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Catholic Voice
 
 November 19, 2012   •   VOL. 50, NO. 20   •   Oakland, CA
Other front page stories
 
Young artists shine at Crèche Festival
 
Bethlehem comes alive
 
Deacon Dave's lights hit 30
 
St. Mark, an oasis of hope
in Richmond, fetes 100 years

 
Eucharistic Adoration chapel management changes hands
Advent begins Dec. 2
 

The first Sunday of Advent falls on Dec. 2 this year.
Emily Lockley/cns

Eleven years ago, the first time she was in charge of the Advent wreath-making workshop at Holy Spirit Parish/Newman Hall in Berkeley, Frances Rojek knew how to ask for help.

"The first year I was there, there was someone who used to do it," the faith formation director said. But there were no written instructions on how to get the materials required for the annual event.

"Oh, God, please help me," she prayed. "What am I going to do?"

The answer was clear. "It dawned on me to go to a Christmas tree farm," she said.

At the Antioch tree farm she found "a wonderful tree, paid for it and asked the tree folks to chop it up for me."

She then piled all that greenery in her car for the ride to Berkeley, which she has done every year since, except for the year an early Advent found the tree farm not yet open for business. Rojek's husband bought a tree at a grocery store, and had to take it home and chop it up himself.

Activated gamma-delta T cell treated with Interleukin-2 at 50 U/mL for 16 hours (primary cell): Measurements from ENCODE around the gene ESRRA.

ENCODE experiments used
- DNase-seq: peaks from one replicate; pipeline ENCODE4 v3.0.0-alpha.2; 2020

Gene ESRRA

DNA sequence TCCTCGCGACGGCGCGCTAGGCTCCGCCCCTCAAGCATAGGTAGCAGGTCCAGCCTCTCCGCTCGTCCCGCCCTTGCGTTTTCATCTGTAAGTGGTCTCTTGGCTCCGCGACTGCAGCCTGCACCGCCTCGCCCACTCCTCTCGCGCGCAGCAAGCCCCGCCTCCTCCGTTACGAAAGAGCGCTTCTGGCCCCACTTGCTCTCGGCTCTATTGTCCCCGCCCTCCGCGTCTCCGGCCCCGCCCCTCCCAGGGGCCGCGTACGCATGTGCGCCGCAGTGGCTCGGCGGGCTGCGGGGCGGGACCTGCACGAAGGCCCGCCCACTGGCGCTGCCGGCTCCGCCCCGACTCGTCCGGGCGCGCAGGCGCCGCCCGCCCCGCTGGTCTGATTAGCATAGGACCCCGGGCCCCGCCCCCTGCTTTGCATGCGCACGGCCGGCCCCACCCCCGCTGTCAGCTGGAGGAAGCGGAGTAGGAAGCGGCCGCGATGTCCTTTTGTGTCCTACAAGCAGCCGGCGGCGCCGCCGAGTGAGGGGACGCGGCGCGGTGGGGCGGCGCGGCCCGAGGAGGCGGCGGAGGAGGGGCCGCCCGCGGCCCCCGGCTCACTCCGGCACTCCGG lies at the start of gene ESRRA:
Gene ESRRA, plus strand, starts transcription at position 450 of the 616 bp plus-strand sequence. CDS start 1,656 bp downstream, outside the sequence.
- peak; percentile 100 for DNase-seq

Rojek's determination helps keep a tradition alive at the Berkeley parish, which sets aside the Monday evening before the first Sunday of Advent for the making of wreaths.

This year, Advent begins Dec. 2.

Over the course of two hours, parishioners — students, young families and longtime Newmanites — come to a room set up with greenery, ribbons, candles and wire rings.

The wire rings and four candles — three purple and one pink — are available for a donation. Some veteran wreath-makers bring the wire base back year after year.

Participants also bring cookies to share, and warm beverages fight back the chill of a soon-to-be-winter evening.

"People like that Monday evening before the first Sunday," Rojek said. "It triggers that calendar within us," she said.

"I remember one year in December, I decided to do an intergenerational catechesis on a Sunday," she said. People were "not happy about that."

On that Monday evening, greens are woven and tied to circular wire frames, and stories told and friendships renewed. Rev. Al Moser, whose ministry at Newman spans three decades, blesses the Advent wreaths that will go to houses, apartments and dorm rooms.

"Students do like to have the wreath in their dorm or their apartment," Rojek said.

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